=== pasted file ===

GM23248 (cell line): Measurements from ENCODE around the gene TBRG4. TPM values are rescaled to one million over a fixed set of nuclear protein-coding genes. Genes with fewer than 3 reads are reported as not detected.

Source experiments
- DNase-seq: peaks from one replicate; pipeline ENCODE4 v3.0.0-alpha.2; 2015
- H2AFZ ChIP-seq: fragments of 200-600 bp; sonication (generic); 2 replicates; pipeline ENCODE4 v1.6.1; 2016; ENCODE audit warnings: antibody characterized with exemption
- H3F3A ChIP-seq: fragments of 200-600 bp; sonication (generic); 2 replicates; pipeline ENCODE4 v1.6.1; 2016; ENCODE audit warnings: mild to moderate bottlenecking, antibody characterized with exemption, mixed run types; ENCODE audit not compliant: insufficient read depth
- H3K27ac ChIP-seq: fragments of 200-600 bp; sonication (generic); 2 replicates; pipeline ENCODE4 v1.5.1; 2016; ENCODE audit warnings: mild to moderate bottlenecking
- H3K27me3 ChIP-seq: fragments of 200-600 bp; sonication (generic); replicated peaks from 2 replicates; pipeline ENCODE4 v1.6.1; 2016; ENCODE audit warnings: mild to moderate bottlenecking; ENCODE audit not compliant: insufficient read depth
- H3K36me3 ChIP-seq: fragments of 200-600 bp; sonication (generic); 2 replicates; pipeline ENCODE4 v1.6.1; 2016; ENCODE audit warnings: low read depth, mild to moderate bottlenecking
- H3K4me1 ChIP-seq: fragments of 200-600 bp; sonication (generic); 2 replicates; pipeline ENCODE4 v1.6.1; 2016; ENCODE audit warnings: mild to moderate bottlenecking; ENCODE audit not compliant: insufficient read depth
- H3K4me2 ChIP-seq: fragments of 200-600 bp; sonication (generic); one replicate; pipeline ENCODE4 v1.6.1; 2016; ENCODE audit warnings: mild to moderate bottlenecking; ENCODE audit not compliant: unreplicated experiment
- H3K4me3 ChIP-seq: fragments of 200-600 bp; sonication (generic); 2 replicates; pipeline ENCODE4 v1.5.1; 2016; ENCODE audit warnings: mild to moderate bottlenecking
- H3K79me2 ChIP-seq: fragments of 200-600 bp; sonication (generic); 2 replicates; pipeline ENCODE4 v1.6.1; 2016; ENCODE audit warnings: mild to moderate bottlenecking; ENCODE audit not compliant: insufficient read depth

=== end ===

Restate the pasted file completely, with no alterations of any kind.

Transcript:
GM23248 (cell line): Measurements from ENCODE around the gene TBRG4. TPM values are rescaled to one million over a fixed set of nuclear protein-coding genes. Genes with fewer than 3 reads are reported as not detected.

Source experiments
- DNase-seq: peaks from one replicate; pipeline ENCODE4 v3.0.0-alpha.2; 2015
- H2AFZ ChIP-seq: fragments of 200-600 bp; sonication (generic); 2 replicates; pipeline ENCODE4 v1.6.1; 2016; ENCODE audit warnings: antibody characterized with exemption
- H3F3A ChIP-seq: fragments of 200-600 bp; sonication (generic); 2 replicates; pipeline ENCODE4 v1.6.1; 2016; ENCODE audit warnings: mild to moderate bottlenecking, antibody characterized with exemption, mixed run types; ENCODE audit not compliant: insufficient read depth
- H3K27ac ChIP-seq: fragments of 200-600 bp; sonication (generic); 2 replicates; pipeline ENCODE4 v1.5.1; 2016; ENCODE audit warnings: mild to moderate bottlenecking
- H3K27me3 ChIP-seq: fragments of 200-600 bp; sonication (generic); replicated peaks from 2 replicates; pipeline ENCODE4 v1.6.1; 2016; ENCODE audit warnings: mild to moderate bottlenecking; ENCODE audit not compliant: insufficient read depth
- H3K36me3 ChIP-seq: fragments of 200-600 bp; sonication (generic); 2 replicates; pipeline ENCODE4 v1.6.1; 2016; ENCODE audit warnings: low read depth, mild to moderate bottlenecking
- H3K4me1 ChIP-seq: fragments of 200-600 bp; sonication (generic); 2 replicates; pipeline ENCODE4 v1.6.1; 2016; ENCODE audit warnings: mild to moderate bottlenecking; ENCODE audit not compliant: insufficient read depth
- H3K4me2 ChIP-seq: fragments of 200-600 bp; sonication (generic); one replicate; pipeline ENCODE4 v1.6.1; 2016; ENCODE audit warnings: mild to moderate bottlenecking; ENCODE audit not compliant: unreplicated experiment
- H3K4me3 ChIP-seq: fragments of 200-600 bp; sonication (generic); 2 replicates; pipeline ENCODE4 v1.5.1; 2016; ENCODE audit warnings: mild to moderate bottlenecking
- H3K79me2 ChIP-seq: fragments of 200-600 bp; sonication (generic); 2 replicates; pipeline ENCODE4 v1.6.1; 2016; ENCODE audit warnings: mild to moderate bottlenecking; ENCODE audit not compliant: insufficient read depth